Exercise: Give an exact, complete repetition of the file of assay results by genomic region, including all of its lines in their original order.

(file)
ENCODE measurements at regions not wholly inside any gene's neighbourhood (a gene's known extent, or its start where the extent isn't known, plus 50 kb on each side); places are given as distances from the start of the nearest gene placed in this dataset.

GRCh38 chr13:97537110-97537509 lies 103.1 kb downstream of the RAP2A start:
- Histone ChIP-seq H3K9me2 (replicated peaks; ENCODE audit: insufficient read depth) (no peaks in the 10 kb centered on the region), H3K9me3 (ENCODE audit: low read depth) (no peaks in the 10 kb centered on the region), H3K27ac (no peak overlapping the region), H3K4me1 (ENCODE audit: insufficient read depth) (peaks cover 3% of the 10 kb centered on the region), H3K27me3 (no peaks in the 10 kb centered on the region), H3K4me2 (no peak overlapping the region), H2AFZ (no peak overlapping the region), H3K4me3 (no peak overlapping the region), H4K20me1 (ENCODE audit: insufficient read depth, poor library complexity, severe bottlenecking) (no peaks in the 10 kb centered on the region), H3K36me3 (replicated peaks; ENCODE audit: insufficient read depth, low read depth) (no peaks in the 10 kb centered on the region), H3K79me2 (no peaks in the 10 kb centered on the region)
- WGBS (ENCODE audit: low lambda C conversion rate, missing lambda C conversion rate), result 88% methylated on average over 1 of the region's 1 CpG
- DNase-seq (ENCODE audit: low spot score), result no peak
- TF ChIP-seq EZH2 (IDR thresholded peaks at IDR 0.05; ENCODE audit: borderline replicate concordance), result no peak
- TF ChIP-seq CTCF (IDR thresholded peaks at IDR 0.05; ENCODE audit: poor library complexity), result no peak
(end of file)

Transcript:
ENCODE measurements at regions not wholly inside any gene's neighbourhood (a gene's known extent, or its start where the extent isn't known, plus 50 kb on each side); places are given as distances from the start of the nearest gene placed in this dataset.

GRCh38 chr13:97537110-97537509 lies 103.1 kb downstream of the RAP2A start:
- Histone ChIP-seq H3K9me2 (replicated peaks; ENCODE audit: insufficient read depth) (no peaks in the 10 kb centered on the region), H3K9me3 (ENCODE audit: low read depth) (no peaks in the 10 kb centered on the region), H3K27ac (no peak overlapping the region), H3K4me1 (ENCODE audit: insufficient read depth) (peaks cover 3% of the 10 kb centered on the region), H3K27me3 (no peaks in the 10 kb centered on the region), H3K4me2 (no peak overlapping the region), H2AFZ (no peak overlapping the region), H3K4me3 (no peak overlapping the region), H4K20me1 (ENCODE audit: insufficient read depth, poor library complexity, severe bottlenecking) (no peaks in the 10 kb centered on the region), H3K36me3 (replicated peaks; ENCODE audit: insufficient read depth, low read depth) (no peaks in the 10 kb centered on the region), H3K79me2 (no peaks in the 10 kb centered on the region)
- WGBS (ENCODE audit: low lambda C conversion rate, missing lambda C conversion rate), result 88% methylated on average over 1 of the region's 1 CpG
- DNase-seq (ENCODE audit: low spot score), result no peak
- TF ChIP-seq EZH2 (IDR thresholded peaks at IDR 0.05; ENCODE audit: borderline replicate concordance), result no peak
- TF ChIP-seq CTCF (IDR thresholded peaks at IDR 0.05; ENCODE audit: poor library complexity), result no peak